Photoluminescence enhancement in CdS quantum dots by thermal annealing
- Jae Ik Kim†1,
- Jongmin Kim†1,
- Junhee Lee†1,
- Dae-Ryong Jung1,
- Hoechang Kim1,
- Hongsik Choi1,
- Sungjun Lee1,
- Sujin Byun1,
- Suji Kang1 and
- Byungwoo Park1Email author
© Kim et al.; licensee Springer. 2012
Received: 12 July 2012
Accepted: 18 August 2012
Published: 29 August 2012
The photoluminescence behavior of CdS quantum dots in initial growth stage was studied in connection with an annealing process. Compared to the as-synthesized CdS quantum dots (quantum efficiency ≅ 1%), the heat-treated sample showed enhanced luminescence properties (quantum efficiency ≅ 29%) with a narrow band-edge emission. The simple annealing process diminished the accumulated defect states within the nanoparticles and thereby reduced the nonradiative recombination, which was confirmed by diffraction, absorption, and time-resolved photoluminescence. Consequently, the highly luminescent and defect-free nanoparticles were obtained by a facile and straightforward process.
Due to the benefits of their size-tunable physical properties [1–3], nanoscale semiconductor materials have promising future applications, including the optoelectronic devices such as light-emitting diodes [4–8] and next-generation quantum dot solar cells [9–14]. Moreover, nanoscale semiconductors functionalized with biomolecules are used as molecular fluorescent probes in biological applications .
In recent years, there has been a rapid development of the growth techniques for quantum dots with high crystallinity and narrow size distribution [16–18]. The hot-injection techniques allow the affordable growth of a wide range of nanoscale materials with high quality [19–21]. On the other hand, low-temperature synthesis has not been actively studied yet. Low-temperature synthesis has higher potential than hot-injection techniques because the process is relatively simple and nontoxic . However, the size distribution and the crystallinity of nanoparticles are generally poor because of low synthetic temperature and surface defects . Recently, several papers have introduced advanced low-temperature synthesis and colloidal growth that can yield quantum dots with a sufficiently narrow size distribution [24–27].
In this regard, introducing a facile annealing process has great potential for enhancing the quantum efficiency and tuning the size of nanocrystals. However, systematic analysis of the initial growth stage of the nanoparticles has rarely been studied. In this work, a simple aqueous system and straightforward annealing process were applied to the preparation of highly luminescent CdS quantum dots. The appropriate annealing condition was well correlated with the quantum dot size, local strain (crystallinity), and radiative/nonradiative recombination rates.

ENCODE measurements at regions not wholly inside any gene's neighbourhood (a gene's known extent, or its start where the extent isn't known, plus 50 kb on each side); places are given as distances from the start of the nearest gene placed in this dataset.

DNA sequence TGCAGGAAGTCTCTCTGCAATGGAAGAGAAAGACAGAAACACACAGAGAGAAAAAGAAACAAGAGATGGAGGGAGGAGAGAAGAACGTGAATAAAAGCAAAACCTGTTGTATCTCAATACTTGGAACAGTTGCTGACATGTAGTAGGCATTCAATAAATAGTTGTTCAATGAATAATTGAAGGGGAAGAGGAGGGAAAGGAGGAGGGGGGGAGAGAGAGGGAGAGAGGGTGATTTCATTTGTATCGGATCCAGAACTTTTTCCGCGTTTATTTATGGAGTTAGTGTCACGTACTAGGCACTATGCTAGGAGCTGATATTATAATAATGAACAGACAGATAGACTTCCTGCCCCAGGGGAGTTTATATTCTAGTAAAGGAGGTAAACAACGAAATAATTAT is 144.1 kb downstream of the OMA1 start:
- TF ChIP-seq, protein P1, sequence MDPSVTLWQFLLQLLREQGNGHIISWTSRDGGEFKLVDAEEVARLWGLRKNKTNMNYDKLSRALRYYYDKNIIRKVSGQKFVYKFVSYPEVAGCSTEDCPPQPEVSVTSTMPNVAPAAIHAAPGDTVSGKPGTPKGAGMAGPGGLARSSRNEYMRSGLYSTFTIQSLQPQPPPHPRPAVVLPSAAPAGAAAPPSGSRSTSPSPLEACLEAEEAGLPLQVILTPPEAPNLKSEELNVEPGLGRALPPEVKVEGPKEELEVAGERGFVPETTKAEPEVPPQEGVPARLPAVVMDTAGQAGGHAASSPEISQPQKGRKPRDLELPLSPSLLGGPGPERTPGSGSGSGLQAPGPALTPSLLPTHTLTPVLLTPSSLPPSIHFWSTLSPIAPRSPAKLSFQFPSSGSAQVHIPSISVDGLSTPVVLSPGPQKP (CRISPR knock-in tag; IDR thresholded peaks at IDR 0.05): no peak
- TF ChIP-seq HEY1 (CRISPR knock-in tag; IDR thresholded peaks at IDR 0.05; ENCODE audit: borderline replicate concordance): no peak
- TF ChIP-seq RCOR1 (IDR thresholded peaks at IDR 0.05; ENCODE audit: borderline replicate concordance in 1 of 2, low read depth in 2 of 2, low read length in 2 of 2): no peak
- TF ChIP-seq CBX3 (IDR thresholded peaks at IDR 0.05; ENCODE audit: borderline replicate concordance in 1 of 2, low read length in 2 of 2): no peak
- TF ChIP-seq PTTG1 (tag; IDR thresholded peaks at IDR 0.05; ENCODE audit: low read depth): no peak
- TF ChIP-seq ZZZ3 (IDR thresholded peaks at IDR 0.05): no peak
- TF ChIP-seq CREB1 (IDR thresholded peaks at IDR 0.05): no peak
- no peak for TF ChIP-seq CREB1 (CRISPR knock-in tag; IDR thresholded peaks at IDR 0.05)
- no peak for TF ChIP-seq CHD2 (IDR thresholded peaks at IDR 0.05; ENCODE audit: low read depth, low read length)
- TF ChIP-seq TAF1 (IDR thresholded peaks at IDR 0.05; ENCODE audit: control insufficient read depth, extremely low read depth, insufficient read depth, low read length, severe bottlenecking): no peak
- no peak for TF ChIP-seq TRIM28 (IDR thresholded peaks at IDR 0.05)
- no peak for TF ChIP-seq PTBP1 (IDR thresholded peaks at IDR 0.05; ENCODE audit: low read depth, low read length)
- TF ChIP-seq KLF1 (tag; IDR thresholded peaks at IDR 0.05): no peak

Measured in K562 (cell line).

The CdS quantum dots were synthesized by using a combination of the reverse-micelle method and post-growth annealing process. Cadmium chloride (CdCl2, 0.182 g) and sodium sulfide (Na2S, 0.036 g) were separately dissolved in distilled water (15 ml) and stirred to achieve their complete dissolution. Linoleic acid ((C17H31)COOH, 2.4 ml) and sodium linoleate ((C17H31)COONa, 2 g) were dissolved in ethanol (15 ml) and formed transparent solutions. After the two solutions were mixed and stirred vigorously, the color changed from transparent to opaque white, implying the formation of a microemulsion consisting of cadmium linoleate. After the addition of sodium sulfide, the color changed from white to greenish yellow. For the annealing process, the autoclave was heated at 100°C for 1 to 24 h. In order to increase the quantum dot size, post-growth annealing was also conducted at 125°C to 225°C with the same annealing time (12 h). The resultant CdS quantum dots were precipitated by using centrifugation and cleaned several times with ethanol. Finally, the CdS quantum dots were dispersed into chloroform (CHCl3, 40 ml), displaying a translucent yellow solution.
The structural properties of the quantum dots, such as crystal size and local strain, were studied using X-ray diffraction (XRD; M18XHF-SRA, MAC Science, Yokohama, Japan) with θ to 2θ curves. To analyze the optical properties, the absorbance was measured using UV/visible spectrometry, and the photoluminescence (PL) data were measured under 360-nm excitation wavelength with a spectrofluorometer (FP-6500, JASCO, Essex, UK). The binding energy of CdS quantum dots was analyzed by X-ray photoelectron spectroscopy (XPS; Sigma Probe, Thermo VG Scientific, Logan, UT, USA) using Al Kα radiation (1,486.6 eV). Time-resolved PL was measured by using a picosecond laser system (FLS920P, Edinburgh Instruments Ltd., Livingston, UK), and the nanostructures of the CdS nanoparticles were analyzed by a high-resolution transmission electron microscopy (TEM; JEM-3000 F, JEOL Ltd., Tokyo, Japan).
Results and discussion
The luminescence properties of CdS quantum dots in the initial growth stage were examined in connection with a simple annealing process. Both the accumulated defect states and nonradiative recombination rates were reduced, and these correlations were confirmed systematically by diffraction, absorption, and time-resolved photoluminescence. Consequently, the highly luminescent (quantum efficiency of 29% from the initial 1%) and defect-free nanoparticles were obtained by a facile annealing process.
This research was supported by the National Research Foundation of Korea through the World Class University (WCU, R31-2008-000-10075-0) and the Korean government (MEST:NRF, 2010–0029065).
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